Publication Type:Journal Article
Source:Studies in Conservation, Volume 59, Number 6, p.367-376 (2014)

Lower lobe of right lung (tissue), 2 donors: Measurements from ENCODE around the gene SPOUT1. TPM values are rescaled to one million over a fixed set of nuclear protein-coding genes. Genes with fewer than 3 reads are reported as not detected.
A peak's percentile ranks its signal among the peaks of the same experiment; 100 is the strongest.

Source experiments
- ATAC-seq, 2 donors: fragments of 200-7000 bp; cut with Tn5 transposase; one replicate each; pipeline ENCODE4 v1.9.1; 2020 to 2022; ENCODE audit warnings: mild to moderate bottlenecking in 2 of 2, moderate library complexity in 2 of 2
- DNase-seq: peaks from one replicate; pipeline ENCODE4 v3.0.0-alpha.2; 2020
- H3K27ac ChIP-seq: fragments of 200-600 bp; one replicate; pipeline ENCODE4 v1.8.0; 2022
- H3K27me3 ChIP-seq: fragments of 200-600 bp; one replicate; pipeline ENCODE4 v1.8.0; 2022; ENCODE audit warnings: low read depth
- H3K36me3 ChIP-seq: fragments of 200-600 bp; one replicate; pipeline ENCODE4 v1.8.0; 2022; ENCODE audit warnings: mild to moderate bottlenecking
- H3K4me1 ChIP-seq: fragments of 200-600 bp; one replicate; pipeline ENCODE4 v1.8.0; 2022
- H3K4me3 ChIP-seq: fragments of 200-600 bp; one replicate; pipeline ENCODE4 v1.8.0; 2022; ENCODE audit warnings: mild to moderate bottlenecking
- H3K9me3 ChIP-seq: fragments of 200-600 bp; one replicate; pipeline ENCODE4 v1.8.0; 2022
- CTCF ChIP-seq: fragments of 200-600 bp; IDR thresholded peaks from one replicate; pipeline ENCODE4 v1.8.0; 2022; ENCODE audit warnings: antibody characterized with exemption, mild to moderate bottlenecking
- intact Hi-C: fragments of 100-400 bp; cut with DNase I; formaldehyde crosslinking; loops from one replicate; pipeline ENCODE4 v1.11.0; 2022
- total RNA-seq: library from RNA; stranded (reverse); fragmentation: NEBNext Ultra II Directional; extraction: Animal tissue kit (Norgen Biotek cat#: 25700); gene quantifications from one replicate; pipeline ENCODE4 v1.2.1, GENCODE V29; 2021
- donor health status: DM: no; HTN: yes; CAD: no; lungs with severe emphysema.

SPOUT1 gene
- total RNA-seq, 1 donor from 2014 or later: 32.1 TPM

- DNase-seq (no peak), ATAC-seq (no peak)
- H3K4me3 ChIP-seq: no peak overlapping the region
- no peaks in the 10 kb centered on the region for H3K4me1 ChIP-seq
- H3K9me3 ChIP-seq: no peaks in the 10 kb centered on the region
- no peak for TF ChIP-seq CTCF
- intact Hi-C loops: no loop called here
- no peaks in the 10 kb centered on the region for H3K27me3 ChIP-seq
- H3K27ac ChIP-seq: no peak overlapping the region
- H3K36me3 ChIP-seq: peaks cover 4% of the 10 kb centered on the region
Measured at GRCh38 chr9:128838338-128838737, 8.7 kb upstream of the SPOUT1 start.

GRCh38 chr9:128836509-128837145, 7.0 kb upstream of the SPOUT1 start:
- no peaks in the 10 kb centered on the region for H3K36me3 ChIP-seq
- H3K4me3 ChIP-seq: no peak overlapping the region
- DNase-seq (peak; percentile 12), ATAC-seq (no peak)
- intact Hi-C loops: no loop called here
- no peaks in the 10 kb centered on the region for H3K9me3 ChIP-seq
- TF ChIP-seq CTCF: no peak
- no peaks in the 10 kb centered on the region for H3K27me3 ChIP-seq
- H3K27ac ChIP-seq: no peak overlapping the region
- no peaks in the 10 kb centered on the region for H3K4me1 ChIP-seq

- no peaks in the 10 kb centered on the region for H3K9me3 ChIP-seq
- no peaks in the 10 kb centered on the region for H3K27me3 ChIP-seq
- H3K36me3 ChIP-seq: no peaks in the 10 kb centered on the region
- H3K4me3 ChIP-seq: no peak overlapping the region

Shosoin textiles, handed down from the eighth century in Nara, Japan, have entranced many people with their beautiful colors made from natural dyes. Dye analysis of the Shosoin textiles, including the red carpet laid inside the workshop hall at the Todaiji Temple in Nara, used for the inauguration of the statue of the Great Buddha in the temple in 752 AD; a red undergarment and a gown with a tie-dyed design worn by craftsmen in the Todaiji Temple; and embroidered shoes belonging to Empress Komyo (701–760 AD), were conducted by excitation–emission matrix fluorescence spectrometry equipped with a fiber optics probe. Comparison of the spectra to references identified safflower red (Carthamus tinctorius L.) in the red or orange areas on these original textiles. The spectrometry of the gown and the shoes offered the identification not only of safflower red but also of amur cork tree. This study finds these examples to be the oldest scientifically confirmed presence of safflower red on historic textiles at present.